Wednesday, May 29, 2013

Daily Corrections Clips


Day in the Life of a Material Storeroom Supervisor
Keeping our prisons supplied
Dana Simas, Public Information Officer

Imagine a California state prison doctor dressing an inmate’s wound: He reaches for an alcohol pad to sterilize the wound, but he can’t find any. He reaches for gauze, yet again, he can’t find any. Making sure even the smallest items are available is a mission-critical job, and it’s the job of Nancy Harris, Material Storeroom Supervisor at Folsom State Prison (FSP), to ensure they’re available.


Study finds Butte doing well on realignment

Almendra Carpizo,

An assessment done by Chico State University professors and students shows efforts by the Butte County Sheriff's Office in dealing with prison inmate realignment are headed in the right direction, but it offers help on progress, too. 

State & OC Officials Wrangle Over Transfer of Prisoners
Nick Gerda, The Associated Press

County and state officials continue to argue over whether Orange County is being underfunded for the additional housing, probation and medical costs for prisoners whose supervision is being shifted back from the state to the local level.

Repeat jail time isn't the solution
The Monterey County Herald

(Note: The following article from the Monterey County Herald is a reprint of a recent editorial in the Sacramento Bee.)

What happens to offenders who finish a state prison term? Unless they have a life without parole sentence, they eventually go home. They get $200 in "gate money" and have to find jobs and housing. They are supervised for three years. Unfortunately, during that supervision period in the past, more than two-thirds ended up back in state prison, a dismal success rate. 

Marin grand jury says jail needs more resources for potential influx of felons
Gary Klien, Marin Independent Journal

Now that county jails are housing felons who used to go to prison, Marin County needs to improve conditions at its jail or face potential lawsuits about overcrowding and health care, according to a watchdog report released Tuesday.


San Quentin prisoners perform Shakespeare play about mercy, revenge
Megan Hansen, Marin Independent Journal

There's a scene in Shakespeare's "The Merchant of Venice" where Shylock argues that people share the similarity of being human, and thus should be treated with respect despite their differences: "If you prick us, do we not bleed? If you tickle us, do we not laugh?"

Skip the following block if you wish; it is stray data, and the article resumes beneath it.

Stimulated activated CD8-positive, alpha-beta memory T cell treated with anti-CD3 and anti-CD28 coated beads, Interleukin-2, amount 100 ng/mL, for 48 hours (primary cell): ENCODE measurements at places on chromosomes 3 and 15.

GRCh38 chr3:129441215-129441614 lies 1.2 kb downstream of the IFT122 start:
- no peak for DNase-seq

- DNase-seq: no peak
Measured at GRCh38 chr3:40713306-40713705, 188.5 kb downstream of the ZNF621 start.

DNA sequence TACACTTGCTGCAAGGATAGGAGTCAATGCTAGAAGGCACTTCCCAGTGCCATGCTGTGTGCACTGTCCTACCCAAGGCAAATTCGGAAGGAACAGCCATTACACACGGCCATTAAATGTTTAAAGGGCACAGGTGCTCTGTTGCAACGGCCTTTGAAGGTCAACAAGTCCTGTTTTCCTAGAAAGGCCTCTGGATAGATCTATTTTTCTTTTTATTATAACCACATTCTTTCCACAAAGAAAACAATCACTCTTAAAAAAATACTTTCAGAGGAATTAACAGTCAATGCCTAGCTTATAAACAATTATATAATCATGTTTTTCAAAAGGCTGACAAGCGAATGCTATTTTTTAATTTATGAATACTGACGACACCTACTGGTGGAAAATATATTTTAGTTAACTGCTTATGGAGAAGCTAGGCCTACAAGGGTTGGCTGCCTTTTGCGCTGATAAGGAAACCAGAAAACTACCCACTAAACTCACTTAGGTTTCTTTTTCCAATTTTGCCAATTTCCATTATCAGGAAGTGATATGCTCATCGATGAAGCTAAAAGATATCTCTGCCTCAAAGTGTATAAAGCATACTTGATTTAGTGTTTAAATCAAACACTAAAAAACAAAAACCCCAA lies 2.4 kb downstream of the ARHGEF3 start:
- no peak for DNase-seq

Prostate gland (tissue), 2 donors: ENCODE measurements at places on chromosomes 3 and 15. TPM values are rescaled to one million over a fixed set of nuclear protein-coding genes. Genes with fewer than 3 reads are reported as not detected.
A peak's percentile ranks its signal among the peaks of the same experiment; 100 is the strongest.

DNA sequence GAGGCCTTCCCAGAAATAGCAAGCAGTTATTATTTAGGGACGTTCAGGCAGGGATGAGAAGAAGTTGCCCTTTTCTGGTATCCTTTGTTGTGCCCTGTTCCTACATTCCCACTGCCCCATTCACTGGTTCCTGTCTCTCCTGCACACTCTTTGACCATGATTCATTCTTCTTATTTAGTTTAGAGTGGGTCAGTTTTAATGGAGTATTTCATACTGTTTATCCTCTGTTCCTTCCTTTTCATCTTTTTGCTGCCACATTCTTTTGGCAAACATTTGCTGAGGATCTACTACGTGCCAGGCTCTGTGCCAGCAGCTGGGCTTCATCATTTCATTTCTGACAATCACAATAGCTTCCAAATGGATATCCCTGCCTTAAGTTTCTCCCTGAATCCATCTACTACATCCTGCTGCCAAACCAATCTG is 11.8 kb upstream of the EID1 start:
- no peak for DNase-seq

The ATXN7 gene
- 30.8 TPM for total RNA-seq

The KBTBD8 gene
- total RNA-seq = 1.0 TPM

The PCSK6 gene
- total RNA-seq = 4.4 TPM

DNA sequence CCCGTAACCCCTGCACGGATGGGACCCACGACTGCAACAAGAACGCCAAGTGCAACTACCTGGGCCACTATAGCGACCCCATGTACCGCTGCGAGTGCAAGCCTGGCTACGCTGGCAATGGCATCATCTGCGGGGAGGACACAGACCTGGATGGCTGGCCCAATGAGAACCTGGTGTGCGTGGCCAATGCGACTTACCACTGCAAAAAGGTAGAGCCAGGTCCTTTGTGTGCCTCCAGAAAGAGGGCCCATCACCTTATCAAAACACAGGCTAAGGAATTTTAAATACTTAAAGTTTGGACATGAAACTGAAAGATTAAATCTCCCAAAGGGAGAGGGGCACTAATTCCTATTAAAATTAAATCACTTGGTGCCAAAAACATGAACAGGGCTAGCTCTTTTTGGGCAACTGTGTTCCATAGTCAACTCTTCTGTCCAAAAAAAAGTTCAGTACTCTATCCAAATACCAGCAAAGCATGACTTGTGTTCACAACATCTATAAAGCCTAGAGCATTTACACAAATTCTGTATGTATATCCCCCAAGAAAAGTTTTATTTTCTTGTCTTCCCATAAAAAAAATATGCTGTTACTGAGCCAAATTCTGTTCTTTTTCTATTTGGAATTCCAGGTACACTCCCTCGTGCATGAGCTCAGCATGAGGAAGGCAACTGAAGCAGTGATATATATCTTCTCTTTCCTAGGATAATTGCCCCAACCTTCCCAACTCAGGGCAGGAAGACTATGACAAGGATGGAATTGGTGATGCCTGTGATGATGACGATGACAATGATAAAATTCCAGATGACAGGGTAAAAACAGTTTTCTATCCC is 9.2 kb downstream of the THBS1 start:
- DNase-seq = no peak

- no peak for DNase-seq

Officials investigating death of prison inmate
The Associated Press 

IONE, Calif. -- California prison officials are investigating the death of an inmate at a Northern California prison as a possible homicide, with his cellmate as the suspect.

Oakland man convicted in brutal 1998 kidnapping, rape of Oakland High School girls
Paul T. Rosynsky, The Oakland Tribune

OAKLAND -- A 32-year-old felon has been found guilty of a horrific sexual assault that he and at least two others committed 14 years ago against two Oakland High School girls.


Bill would increase penalties for paroled sex offenders who disable GPS monitoring devices

The Associated Press

SACRAMENTO, California — Sex-offender parolees who remove or disable their satellite-linked tracking devices would face increased penalties under a bill approved by the state Senate.


Former gang member devotes his life to reaching at-risk youth
Garth Stapley,  The Modesto Bee

MODESTO, Calif. — Ignacio Pizano’s forearm used to bear a tattoo of a devil smoking a marijuana joint. Other body art left no doubt about his allegiance to a street gang and drug-fueled violence that left him facing a life sentence at 15.

RIVERSIDE COUNTY: Jail inmates’ health lawsuit should be tossed, attorneys say

Riverside County responds to a federal lawsuit claiming inadequate health care in its jail; Aug. 12 is a court date for the sides to meet
Richard De Atley, The Press Enterprise

Riverside County has asked a judge to dismiss a civil rights class-action lawsuit filed against its jail system, saying the inmates who complained about inadequate health care had declined to take prescribed medicine and refused or failed to attend medical appointments while in custody.

Stay at Lerdo costs more than Marriott

It used to be called the Honor Farm, but Lerdo jail is becoming more dangerous by the day - and more expensive, too - according to a new report by the Kern County Grand Jury.